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Sergei PROKOFIEV (1891-1953)
Symphony No.1 in D (Classical Symphony) Op.25 [12.22]
Karol SZYMANOWSKI (1882-1937)
Symphony No.4 (Symphony Concertante) Op.60 [22.11]
Johannes BRAHMS (1833-1897)
Symphony No.4 in E minor Op.98 [37.13]
Jan Ekier (piano)
Warsaw Philharmonic Orchestra/Witold Rowicki
rec. live, Huddersfield Town Hall, 3 April 1967

Live concerts are often much more exciting than the 'canned' variety, rather as fresh food is better than processed. When foreign orchestras tour they are always more keyed up than when playing at home, so it is no surprise that the Warsaw Philharmonic provide great excitement in this entire programme. The primary consequence is a willingness to take risks in front of a live audience that they either would not take in the studio, or which would be edited out anyway because of mistakes. This concert is presented warts and all. There are quite a lot of warts but they simply do not matter in the white heat of these performances. The recorded Brahms 4th that sets the standard is the Vienna Philharmonic conducted by Carlos Kleiber: he takes 39 minutes and 20 seconds. Rowicki takes two minutes less, indicative of more rapid tempi, but also indicative of placing drama above accuracy. The Warsaw Philharmonic have always been one of the world's exciting orchestras and in the 1960s they were very special indeed. Brahms is greatly enhanced by this level of passion and the performance is almost exhausting to hear. The audience would also have been excited by the Szymanowski Symphony Concertante before the interval. Pianist Jan Ekier was a prominent member of the musical elite in Poland and here he is caught at his very best, playing the complex solo piano part in this concertante work with massive power. I cannot believe it ever sounded better. The Prokofiev Classical Symphony is a gentler affair but still serves as a very fine overture to an A-star concert.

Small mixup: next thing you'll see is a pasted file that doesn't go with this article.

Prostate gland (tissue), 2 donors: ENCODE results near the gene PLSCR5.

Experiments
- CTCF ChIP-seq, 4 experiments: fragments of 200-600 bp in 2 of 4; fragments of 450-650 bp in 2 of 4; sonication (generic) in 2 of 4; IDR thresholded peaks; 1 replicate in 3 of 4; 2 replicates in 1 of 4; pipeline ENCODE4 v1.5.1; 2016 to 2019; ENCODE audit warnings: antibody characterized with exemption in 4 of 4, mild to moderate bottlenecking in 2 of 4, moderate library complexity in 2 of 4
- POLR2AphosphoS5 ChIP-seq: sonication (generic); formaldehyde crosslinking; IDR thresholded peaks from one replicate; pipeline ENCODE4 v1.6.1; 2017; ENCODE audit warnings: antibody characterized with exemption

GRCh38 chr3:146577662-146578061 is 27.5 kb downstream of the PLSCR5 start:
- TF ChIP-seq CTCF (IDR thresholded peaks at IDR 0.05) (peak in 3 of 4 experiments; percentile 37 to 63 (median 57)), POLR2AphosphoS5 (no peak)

This is the first of Geoffrey Terry's Orchestral Concert CDs to cross my path so it has the benefit of surprising me with the quality of performance and recording but also it sets the standard against which I will be measuring the rest of my little pile of CDs in this series. The curious tale of how Mr Terry came to have all these recordings is explained at length on the website. Lengthy yes, but for me, not quite thorough enough. I did email him for more details about the recording equipment but I have yet to receive an answer. All I can do therefore is speculate that it was either pro or semi-pro tape-recording kit because this disc compares well with what the established companies were achieving in the 1960s, and in one or two respects he betters them. Despite hanging his two main microphones above the orchestra and not above and forward in the classic BBC and indeed Decca fashion, he gets a very good and very even spread of sound with a remarkable amount of detail. The dynamic range is as wide as tape technology allowed in those days and the noise level is low enough to be ignored. Whether he uses Dolby Noise Reduction is unknown. I said his 'main microphones' but in fact they are the only ones. That alone separates his approach out from the standard, which is still with us, of using anything up to 30 or more additional microphones to provide detail and allow post-session adjustments. I enjoy the fact that he is audibly correct in his self-imposed limit of two.

Noise is not only a function of analogue tape, it is also provided by the audience. In this respect the good folk of Huddersfield achieve average coughing frequency but thanks to the microphone placement, they are well muted. This is an impressive disc, worth anyone's money, and I look forward to hearing more.

Dave Billinge

Previous reviews: Jonathan Woolf ~ Stephen Vasta ~ Rob Barnett



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